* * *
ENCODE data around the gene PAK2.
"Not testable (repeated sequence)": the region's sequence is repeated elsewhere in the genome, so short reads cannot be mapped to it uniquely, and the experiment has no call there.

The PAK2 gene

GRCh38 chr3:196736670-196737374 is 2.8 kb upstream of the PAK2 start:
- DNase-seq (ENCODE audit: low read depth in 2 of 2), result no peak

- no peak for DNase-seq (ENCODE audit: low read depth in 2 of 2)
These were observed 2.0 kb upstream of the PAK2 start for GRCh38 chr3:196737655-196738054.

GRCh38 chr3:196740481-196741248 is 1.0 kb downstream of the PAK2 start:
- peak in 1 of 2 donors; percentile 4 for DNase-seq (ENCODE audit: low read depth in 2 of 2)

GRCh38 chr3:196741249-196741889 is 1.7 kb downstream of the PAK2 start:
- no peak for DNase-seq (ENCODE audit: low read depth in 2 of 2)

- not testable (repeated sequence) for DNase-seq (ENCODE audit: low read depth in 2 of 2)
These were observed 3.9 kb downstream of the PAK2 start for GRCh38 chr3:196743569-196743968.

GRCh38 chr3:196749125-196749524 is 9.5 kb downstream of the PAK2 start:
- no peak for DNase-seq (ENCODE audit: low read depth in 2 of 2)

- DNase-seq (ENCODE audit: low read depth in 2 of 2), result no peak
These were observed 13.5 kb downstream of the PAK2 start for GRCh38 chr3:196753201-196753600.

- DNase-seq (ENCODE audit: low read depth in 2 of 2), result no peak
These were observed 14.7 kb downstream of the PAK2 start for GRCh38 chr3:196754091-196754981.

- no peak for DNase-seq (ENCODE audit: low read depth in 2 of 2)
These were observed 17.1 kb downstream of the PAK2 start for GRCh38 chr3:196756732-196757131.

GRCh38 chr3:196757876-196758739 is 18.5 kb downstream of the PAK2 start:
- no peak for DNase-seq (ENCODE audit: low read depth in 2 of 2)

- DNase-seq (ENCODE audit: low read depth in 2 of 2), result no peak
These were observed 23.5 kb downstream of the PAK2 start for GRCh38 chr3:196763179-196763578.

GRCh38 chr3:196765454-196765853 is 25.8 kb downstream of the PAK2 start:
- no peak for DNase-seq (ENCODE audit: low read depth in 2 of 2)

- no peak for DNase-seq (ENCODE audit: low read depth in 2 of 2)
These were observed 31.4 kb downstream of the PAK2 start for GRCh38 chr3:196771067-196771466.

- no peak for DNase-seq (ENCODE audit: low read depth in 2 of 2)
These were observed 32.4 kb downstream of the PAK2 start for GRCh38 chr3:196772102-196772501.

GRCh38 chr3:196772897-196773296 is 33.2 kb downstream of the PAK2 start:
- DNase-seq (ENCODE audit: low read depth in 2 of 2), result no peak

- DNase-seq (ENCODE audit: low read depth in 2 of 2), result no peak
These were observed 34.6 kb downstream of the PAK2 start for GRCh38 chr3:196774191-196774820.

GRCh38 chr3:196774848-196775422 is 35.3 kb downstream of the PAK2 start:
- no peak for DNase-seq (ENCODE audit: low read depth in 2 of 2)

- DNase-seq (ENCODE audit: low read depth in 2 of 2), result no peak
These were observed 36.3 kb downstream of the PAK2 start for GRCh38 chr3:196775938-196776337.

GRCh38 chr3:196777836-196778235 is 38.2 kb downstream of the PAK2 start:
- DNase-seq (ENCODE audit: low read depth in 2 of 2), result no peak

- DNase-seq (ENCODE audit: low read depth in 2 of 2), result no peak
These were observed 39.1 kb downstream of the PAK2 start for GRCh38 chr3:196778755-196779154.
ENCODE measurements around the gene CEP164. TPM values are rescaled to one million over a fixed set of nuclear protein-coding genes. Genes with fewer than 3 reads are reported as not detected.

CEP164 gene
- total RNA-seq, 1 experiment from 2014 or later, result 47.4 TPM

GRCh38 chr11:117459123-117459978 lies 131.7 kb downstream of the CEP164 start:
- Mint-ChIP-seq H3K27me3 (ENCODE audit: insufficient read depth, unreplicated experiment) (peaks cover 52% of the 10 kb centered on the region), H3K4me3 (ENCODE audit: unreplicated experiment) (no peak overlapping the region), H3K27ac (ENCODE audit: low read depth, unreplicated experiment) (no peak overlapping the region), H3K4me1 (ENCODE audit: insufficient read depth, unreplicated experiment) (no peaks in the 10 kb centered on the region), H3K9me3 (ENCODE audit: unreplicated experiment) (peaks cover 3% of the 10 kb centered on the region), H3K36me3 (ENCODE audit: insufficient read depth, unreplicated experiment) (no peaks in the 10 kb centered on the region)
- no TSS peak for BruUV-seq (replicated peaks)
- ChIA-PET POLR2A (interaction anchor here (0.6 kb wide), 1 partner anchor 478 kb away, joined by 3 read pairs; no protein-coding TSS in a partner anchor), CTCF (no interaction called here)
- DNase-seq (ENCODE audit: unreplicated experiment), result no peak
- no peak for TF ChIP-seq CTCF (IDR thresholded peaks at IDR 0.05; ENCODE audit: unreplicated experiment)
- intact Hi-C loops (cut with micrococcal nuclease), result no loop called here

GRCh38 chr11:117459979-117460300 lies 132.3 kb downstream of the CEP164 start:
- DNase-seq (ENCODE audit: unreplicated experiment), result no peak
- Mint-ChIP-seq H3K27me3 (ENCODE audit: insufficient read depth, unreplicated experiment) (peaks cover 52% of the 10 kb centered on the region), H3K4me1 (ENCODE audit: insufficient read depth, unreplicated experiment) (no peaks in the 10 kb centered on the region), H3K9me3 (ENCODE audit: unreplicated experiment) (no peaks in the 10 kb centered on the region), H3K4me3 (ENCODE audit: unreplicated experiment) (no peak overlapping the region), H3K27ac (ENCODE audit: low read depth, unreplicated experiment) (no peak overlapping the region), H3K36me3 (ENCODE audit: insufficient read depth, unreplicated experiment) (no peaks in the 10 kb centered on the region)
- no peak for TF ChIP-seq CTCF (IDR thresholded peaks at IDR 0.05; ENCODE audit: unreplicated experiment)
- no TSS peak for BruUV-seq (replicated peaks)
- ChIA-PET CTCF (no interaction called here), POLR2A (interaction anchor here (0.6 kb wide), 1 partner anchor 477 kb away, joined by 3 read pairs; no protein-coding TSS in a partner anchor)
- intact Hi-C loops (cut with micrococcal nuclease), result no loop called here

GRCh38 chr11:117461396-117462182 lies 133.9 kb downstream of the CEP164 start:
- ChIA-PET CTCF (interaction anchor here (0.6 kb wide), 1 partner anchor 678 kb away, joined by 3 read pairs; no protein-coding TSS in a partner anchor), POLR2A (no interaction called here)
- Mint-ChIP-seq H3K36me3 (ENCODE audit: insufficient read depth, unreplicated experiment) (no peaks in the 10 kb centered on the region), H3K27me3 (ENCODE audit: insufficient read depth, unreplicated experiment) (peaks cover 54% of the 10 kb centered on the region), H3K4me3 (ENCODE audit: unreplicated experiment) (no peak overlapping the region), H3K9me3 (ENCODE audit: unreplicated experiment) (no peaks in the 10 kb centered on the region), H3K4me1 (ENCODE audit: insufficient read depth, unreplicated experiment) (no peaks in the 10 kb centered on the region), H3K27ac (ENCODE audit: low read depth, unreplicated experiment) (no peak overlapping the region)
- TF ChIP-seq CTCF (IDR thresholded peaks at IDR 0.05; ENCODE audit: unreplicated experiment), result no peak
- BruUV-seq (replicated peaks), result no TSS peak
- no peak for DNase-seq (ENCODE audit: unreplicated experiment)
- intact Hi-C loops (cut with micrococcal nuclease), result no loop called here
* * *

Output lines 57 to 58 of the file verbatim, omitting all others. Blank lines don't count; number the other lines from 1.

- no peak for TF ChIP-seq CTCF (IDR thresholded peaks at IDR 0.05; ENCODE audit: unreplicated experiment)
- no TSS peak for BruUV-seq (replicated peaks)